Keywords: Yellowstone, geophysics, hydrothermal, electromagnetic, magnetic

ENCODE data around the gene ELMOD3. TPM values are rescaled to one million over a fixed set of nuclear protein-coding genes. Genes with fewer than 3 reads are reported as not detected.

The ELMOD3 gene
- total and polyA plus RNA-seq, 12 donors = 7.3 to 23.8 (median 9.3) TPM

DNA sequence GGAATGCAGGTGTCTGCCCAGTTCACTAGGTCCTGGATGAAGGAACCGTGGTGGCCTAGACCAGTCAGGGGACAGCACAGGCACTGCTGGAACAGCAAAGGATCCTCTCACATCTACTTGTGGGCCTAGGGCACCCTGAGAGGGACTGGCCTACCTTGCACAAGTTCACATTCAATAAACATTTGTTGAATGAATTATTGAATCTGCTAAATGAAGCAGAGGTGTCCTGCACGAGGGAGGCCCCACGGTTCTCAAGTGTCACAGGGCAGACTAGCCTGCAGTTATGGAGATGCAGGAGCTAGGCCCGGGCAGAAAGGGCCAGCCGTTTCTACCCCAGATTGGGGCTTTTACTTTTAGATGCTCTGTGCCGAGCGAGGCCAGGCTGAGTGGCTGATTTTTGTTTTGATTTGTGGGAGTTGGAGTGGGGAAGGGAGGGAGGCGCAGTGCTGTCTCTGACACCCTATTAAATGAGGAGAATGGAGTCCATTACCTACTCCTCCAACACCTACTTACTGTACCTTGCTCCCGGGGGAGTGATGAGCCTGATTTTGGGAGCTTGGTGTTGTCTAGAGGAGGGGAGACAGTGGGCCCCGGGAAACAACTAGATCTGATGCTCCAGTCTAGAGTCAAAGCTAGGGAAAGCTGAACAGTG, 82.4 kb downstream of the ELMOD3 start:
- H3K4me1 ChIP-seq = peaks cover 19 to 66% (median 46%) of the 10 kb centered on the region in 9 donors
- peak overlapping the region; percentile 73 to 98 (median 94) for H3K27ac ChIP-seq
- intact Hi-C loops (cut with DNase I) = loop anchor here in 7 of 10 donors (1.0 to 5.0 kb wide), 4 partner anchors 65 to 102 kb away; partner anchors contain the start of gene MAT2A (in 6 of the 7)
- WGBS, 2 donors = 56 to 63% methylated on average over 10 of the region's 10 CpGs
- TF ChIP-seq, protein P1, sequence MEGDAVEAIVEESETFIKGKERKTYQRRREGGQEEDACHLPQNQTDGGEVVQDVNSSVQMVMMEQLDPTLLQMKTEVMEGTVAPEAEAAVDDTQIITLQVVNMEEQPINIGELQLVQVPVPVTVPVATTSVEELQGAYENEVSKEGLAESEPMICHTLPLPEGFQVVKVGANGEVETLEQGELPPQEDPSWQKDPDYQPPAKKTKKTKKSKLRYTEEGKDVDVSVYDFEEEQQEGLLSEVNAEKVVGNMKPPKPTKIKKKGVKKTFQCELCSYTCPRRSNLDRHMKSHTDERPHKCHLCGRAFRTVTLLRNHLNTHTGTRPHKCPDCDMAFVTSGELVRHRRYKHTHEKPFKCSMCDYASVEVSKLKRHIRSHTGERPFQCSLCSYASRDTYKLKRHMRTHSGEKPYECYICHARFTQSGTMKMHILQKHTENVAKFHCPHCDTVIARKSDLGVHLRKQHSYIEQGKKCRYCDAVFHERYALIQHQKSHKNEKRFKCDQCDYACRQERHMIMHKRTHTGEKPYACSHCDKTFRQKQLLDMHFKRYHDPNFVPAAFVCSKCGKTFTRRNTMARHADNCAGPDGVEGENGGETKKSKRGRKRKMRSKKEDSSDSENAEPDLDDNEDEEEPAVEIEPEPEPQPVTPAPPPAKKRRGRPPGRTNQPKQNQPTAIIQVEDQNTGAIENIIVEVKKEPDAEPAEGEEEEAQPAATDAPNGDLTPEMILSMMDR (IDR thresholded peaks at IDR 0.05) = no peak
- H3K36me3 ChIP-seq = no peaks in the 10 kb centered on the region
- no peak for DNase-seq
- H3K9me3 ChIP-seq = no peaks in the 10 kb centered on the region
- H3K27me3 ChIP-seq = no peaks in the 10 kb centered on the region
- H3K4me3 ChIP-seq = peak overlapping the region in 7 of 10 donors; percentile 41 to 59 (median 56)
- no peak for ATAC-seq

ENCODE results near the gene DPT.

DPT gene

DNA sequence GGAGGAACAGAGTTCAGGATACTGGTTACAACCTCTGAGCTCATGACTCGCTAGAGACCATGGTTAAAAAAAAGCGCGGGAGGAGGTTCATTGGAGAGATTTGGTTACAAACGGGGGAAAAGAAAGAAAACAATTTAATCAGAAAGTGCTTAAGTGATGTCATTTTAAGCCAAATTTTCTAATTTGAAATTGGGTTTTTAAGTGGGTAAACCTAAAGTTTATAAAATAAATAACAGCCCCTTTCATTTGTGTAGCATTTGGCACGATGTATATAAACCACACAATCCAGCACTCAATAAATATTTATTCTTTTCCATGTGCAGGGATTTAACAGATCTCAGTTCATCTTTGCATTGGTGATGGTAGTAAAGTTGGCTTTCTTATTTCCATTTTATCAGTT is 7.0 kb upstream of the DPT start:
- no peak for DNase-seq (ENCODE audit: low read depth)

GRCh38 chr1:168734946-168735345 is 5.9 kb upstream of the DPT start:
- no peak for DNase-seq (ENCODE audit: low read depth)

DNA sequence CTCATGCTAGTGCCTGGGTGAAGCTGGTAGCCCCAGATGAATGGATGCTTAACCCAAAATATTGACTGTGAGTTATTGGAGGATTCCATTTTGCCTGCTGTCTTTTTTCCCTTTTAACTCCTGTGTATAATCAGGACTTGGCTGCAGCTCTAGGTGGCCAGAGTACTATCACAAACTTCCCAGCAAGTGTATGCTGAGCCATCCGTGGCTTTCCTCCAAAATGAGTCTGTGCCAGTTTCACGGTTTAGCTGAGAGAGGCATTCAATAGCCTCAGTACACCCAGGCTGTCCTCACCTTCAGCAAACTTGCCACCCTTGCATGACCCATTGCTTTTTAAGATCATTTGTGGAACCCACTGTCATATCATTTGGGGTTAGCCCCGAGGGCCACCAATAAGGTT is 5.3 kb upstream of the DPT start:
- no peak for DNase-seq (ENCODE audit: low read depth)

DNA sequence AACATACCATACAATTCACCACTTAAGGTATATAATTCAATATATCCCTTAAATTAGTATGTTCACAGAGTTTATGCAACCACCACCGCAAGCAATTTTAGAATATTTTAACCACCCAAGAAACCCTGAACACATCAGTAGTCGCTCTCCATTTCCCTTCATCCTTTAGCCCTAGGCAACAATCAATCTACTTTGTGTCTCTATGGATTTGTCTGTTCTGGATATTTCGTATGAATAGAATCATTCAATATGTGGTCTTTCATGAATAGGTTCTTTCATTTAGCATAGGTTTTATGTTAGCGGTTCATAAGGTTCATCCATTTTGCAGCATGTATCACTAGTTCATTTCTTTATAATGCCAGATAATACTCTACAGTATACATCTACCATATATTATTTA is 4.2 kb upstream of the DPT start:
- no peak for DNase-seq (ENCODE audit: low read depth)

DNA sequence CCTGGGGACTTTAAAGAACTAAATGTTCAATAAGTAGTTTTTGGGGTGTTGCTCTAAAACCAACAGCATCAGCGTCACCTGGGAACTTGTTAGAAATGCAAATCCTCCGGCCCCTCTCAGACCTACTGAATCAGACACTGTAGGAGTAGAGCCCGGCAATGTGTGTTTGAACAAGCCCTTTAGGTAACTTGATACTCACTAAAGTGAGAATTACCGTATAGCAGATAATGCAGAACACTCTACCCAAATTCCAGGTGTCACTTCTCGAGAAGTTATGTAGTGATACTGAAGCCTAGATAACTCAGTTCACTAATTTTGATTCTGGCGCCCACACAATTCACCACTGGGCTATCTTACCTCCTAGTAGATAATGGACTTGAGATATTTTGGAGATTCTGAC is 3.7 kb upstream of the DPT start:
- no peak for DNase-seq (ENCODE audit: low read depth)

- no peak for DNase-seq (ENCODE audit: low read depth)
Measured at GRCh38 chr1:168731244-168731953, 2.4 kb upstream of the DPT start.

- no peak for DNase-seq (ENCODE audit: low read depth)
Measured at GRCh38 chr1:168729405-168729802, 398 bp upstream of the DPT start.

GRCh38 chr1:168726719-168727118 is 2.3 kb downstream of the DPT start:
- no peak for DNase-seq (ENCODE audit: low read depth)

Although Yellowstone’s iconic hydrothermal systems are well mapped at the surface, their groundwater flow systems are almost completely unknown. In order to track the geophysical signatures of geysers, hot springs, mud pots, steam vents, and hydrothermal explosion craters at depths to hundreds of meters, we collected 4900 line-km of helicopter electromagnetic and magnetic (HEM) data. The data cover significant portions of the caldera including a majority of the known thermal areas. HEM data constrain electrical resistivity which is sensitive to groundwater salinity and temperature, phase distribution (liquid-vapor), and clay formed during chemical alteration of rocks. The magnetic data are sensitive to variations in the magnetization of lava flows, faults and hydrothermal alteration. The combination of electromagnetic and magnetic data is ideal for mapping zones of cold fresh water, hot saline water, steam, clay, and altered and unaltered rock. Preliminary inversion of the HEM data indicates low resistivity directly beneath Yellowstone Lake as well as beneath most of the area with mapped hydrothermally altered rocks; the majority of these areas are also associated with magnetic lows. In the northern part of Yellowstone Lake, low resistivity zones intersect with the lake bottom in close correspondence with mapped vents, fractures and hydrothermal explosion craters and are also associated with magnetic lows. Coincident resistivity and magnetic lows unassociated with mapped alteration occur, for example, along the southeast edge of the Mallard Lake dome and along the northeastern edge of Sour Creek Dome, suggesting the presence of buried alteration. Low resistivities unassociated with magnetic lows may relate to hot and/or saline groundwater, to which the magnetic data are insensitive. Resistivity and magnetic lows follow interpreted caldera boundaries in places, yet deviate in others. In the Norris-Mammoth Corridor, NNE-SSW trending linear resistivity and magnetic lows align with mapped faults. This pattern of coincident resistivity and magnetic lows may reflect fractures along which water is flowing. In addition, low resistivities underlie highly resistive and magnetic rhyolite flows, and in several cases, suggest interconnection between the different thermal areas.